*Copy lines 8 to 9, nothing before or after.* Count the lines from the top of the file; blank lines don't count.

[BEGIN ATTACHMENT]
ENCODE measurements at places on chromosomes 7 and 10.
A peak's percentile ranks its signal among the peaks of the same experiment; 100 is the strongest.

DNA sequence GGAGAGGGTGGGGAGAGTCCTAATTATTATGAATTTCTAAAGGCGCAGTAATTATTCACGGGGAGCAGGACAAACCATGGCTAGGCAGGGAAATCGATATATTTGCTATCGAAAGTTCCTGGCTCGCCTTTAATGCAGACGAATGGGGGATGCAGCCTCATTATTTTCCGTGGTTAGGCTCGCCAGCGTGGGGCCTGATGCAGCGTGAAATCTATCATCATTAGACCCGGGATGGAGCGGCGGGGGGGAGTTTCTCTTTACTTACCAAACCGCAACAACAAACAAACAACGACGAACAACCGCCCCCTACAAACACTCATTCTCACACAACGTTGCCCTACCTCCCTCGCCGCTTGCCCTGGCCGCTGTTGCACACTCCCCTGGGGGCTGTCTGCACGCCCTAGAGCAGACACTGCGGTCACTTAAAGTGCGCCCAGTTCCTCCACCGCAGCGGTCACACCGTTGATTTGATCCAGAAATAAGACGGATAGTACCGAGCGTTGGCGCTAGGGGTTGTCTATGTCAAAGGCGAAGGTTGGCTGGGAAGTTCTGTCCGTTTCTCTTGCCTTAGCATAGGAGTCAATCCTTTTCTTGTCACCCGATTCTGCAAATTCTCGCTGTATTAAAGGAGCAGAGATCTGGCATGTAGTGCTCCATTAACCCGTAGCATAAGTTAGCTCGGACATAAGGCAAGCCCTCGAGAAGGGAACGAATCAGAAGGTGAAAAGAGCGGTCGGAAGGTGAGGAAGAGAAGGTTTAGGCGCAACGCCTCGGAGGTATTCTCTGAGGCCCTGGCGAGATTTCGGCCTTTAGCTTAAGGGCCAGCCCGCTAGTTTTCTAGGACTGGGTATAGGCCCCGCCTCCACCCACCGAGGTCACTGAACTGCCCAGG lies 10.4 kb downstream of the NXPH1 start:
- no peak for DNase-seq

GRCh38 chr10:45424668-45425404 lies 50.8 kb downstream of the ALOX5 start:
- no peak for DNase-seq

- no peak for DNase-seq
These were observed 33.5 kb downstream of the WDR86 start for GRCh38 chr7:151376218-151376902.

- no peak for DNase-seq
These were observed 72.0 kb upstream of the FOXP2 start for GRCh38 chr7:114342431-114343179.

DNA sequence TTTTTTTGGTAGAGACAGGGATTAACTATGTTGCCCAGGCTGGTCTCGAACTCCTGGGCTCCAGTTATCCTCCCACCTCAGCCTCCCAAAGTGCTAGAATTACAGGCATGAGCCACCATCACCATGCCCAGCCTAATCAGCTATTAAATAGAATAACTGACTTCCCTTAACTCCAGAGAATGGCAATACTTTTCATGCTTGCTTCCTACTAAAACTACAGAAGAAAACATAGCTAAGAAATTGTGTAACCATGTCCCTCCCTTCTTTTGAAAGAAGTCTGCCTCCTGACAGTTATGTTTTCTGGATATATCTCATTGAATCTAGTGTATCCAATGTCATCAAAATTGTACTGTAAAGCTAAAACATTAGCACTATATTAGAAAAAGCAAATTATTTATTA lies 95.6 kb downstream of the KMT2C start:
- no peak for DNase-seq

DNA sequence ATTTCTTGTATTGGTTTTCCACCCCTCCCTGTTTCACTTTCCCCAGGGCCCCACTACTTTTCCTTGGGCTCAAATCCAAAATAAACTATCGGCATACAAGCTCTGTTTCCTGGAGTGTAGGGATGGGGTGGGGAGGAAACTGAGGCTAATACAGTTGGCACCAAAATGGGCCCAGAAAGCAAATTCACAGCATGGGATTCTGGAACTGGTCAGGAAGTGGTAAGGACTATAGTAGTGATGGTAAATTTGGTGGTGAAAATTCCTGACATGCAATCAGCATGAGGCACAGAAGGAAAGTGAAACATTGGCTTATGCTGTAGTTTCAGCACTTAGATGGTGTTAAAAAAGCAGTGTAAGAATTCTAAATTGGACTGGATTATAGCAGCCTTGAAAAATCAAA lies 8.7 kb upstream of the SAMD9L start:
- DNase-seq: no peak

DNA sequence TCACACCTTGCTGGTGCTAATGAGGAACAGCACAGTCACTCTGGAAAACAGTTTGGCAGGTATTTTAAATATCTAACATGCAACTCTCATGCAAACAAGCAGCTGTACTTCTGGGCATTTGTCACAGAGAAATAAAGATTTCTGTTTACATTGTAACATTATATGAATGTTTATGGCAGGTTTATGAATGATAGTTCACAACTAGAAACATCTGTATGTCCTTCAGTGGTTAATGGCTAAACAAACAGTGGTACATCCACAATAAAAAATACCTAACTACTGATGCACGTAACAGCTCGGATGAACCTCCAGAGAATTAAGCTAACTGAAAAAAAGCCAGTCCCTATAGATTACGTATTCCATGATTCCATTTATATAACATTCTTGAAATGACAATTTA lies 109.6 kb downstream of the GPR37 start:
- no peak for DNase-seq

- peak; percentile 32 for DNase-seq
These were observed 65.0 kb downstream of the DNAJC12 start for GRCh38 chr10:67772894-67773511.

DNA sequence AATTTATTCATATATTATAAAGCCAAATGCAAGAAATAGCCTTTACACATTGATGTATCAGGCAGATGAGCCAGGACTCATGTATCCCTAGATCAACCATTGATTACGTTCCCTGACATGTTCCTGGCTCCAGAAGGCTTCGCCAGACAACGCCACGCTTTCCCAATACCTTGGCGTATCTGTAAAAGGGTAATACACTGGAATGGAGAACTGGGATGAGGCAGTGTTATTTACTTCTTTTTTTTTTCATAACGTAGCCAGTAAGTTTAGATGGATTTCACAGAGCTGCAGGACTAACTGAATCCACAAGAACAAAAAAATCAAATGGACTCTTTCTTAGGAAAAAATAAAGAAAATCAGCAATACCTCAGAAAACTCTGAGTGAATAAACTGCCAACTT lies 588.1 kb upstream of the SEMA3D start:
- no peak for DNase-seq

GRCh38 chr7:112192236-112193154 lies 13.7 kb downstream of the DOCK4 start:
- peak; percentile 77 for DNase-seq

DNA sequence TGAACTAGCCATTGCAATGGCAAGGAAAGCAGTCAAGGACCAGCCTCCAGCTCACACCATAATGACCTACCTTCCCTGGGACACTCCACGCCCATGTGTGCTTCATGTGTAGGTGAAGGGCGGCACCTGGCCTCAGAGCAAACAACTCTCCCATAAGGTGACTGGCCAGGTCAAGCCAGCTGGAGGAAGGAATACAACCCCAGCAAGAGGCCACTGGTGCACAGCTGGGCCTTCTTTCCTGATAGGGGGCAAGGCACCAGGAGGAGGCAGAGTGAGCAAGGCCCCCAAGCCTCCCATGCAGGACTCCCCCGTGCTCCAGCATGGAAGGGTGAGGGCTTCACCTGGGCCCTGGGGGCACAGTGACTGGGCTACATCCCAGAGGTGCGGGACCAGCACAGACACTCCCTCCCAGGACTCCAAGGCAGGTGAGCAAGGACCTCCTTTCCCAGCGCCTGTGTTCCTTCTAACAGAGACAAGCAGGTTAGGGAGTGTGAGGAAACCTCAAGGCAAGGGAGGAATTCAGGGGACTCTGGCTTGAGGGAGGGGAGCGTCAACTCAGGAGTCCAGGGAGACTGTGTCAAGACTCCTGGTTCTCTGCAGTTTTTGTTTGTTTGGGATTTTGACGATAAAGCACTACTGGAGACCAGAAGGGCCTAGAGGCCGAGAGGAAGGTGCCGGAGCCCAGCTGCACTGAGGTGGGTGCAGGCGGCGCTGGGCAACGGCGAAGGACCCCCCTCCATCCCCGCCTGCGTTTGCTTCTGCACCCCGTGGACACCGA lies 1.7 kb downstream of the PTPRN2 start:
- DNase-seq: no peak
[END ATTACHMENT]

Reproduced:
These were observed 33.5 kb downstream of the WDR86 start for GRCh38 chr7:151376218-151376902.

- no peak for DNase-seq